Saint Gerard, the Mother’s Saint. For myself there was never a truer statement. My mother of blessed memory had many friends. Among her friends were many saints, people she often turned to for help or for guidance. St. Gerard Majella was one such friend.
Growing up at my house was an adventure. Even now I can still hear, smell and see the various celebrations and parties that are part of our family’s story: First Communions, Confirmations, saints’ feast days, weddings, and anniversaries. Like most families, there were also days of doubt, confusion, and fear. It was during these times that we as a family always turned to the saints—friends to whom my parents introduced us. It was during such a crisis that my mother first mentioned to us, her children, one of her most powerful friends: Gerard Majella.
My niece, Nicole, had been diagnosed with a heart murmur at the age of two years old. It was during this time that my mother told my sister that “St. Gerard has God’s ear and if you ask him I am sure he will intercede on your behalf.” As it turned out, she was right, as my niece’s heart seemed to heal itself miraculously. What impressed me most about this exchange, however, was not the miracle but that this was a “new” saint friend I had never heard about from my mother. I remember questioning her about this St. Gerard.
She told me about her own first encounter with St. Gerard. It was during the pregnancy with her third child, my brother, Danny. She told me that she began to have trouble with the pregnancy and the doctor had told her to prepare herself for losing the baby. He recommended bed rest until the child was born. She was five months pregnant. Having two small children to care for, she knew bed rest was out of the question.
It was during this time that she turned to a small prayer book that listed the “Mother’s Saint” – St. Gerard. She began a series of novenas to him and never doubted that her new friend would help her out. She continued taking care of her two other children, never really slowing down, and trusting that St. Gerard would work some kind of miracle on her part. My brother, Daniel Gerard, was born healthy and full term. Neither my siblings nor myself knew where Danny’s middle name had come from – we knew he was named for our grandfather, Daniel, but only now does Gerard make sense.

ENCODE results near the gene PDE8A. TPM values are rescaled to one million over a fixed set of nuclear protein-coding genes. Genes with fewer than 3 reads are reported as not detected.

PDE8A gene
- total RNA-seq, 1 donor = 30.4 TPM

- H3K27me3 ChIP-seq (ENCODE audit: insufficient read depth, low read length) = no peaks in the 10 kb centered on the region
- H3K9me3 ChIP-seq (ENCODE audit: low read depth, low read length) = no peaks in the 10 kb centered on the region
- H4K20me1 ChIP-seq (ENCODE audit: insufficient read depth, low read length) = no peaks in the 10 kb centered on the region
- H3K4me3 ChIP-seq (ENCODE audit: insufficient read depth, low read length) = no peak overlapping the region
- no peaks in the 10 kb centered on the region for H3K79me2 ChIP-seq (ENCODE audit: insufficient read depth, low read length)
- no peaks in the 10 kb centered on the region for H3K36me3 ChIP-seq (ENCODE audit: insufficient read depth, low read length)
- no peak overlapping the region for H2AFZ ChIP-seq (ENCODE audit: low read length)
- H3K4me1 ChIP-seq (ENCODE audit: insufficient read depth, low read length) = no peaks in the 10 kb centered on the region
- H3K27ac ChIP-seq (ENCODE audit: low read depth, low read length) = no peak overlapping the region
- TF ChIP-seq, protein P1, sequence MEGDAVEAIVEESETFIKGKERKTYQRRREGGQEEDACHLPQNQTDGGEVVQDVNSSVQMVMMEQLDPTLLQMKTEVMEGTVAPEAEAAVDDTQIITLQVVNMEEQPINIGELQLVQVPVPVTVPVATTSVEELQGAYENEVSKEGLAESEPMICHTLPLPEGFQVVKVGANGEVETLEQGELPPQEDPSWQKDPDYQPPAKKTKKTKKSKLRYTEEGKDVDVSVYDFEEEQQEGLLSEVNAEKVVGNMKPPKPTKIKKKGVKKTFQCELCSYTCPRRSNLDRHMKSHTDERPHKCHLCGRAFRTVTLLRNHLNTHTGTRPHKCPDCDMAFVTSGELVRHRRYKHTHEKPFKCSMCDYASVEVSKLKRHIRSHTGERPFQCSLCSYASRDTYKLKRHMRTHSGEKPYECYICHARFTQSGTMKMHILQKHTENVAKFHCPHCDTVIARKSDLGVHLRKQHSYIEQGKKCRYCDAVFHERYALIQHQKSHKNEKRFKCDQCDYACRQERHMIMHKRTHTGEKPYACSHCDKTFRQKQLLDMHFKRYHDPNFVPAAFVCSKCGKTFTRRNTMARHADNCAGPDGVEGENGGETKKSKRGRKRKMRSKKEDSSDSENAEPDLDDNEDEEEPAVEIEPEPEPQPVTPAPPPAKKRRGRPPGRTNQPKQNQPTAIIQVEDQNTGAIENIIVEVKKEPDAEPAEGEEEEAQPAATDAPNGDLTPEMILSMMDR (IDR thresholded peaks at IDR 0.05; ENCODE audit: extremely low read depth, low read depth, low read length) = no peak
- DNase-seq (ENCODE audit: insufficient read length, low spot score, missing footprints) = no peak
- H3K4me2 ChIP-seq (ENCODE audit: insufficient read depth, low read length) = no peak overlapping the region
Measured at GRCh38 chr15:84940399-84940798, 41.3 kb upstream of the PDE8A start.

Years later, my mother would go to work part-time for the Redemptorists. She knew St. Gerard, but like most people, did not realize that he was a Redemptorist brother until she discovered his missionary family. My mother’s greatest gift to me was that she introduced me to the Redemptorist Missionaries. It was from this initial introduction by my mother that my vocation as a Redemptorist brother was born.
During a visit to St. Gerard’s grave in Materdomini, Italy, I lit a candle at the shrine, not for an expectant mother but rather in thanksgiving for my own mother’s introduction to this powerful intercessor to me. My mother had passed away some six years before this visit and, as I knelt at her friend’s tomb, I could see my mother’s smiling face, knowing that she was with me as I visited this old friend of the family. But just as my mother’s faith had been shared with me, I knew that I too would have the opportunity to share my own story and powerful intercession with others. During the visit, I was given a small cloth that was touched to the relic of St. Gerard as a reminder of my visit to his shrine.
Less than two years after this visit to St. Gerard’s shrine, a member of our parish named Teresa was told that she was pregnant (after having had two previous miscarriages). She and her husband, Ralph, were excited but afraid. When they came to see me, I shared with them my mother’s faith in her friend who had never failed her and I gave them some information about St. Gerard. They began to pray for his intercession.
Although Teresa had some minor set backs, everything seemed to be moving along well with her pregnancy. In her seventh month, she began to have many complications and the doctors told Teresa and Ralph to expect the worst. They placed her in the hospital to make her comfortable and to prepare for the inevitable, since they had determined that there was no way she could carry the child full-term. Before I went to the hospital to see them, I remembered the cloth that had been given to me at the shrine and I brought it with me.
I was fortunate enough to spend some time with this couple, praying to and with St. Gerard for God’s blessings and for God’s will to be done. I remember leaving the hospital and knowing that my own mother was smiling on this moment. How I know this is one of those great mysteries of life, but I have never doubted that she was there that day as we prayed for the intercession of her friend St. Gerard to help Teresa and Ralph.
True to his nature, St. Gerard worked another of his miraculous intercessions for Teresa and Ralph. Not only did Teresa carry the child full-term, but their son, Gerard, was born healthy, with no problems. Today Gerard is a healthy young teenager with a promising future. Every time I see him, I am reminded of my own mother and this great friend of hers, St. Gerard, who is always interceding on behalf of so many mothers.
As a Redemptorist brother I have witnessed countless other big and small miracles that this confrere of mine, Gerard, has done through the years. He is a great man who continues to become a friend of many men and women with difficulties. And of course, I am always reminded of my beloved mother who first introduced me to this great saint.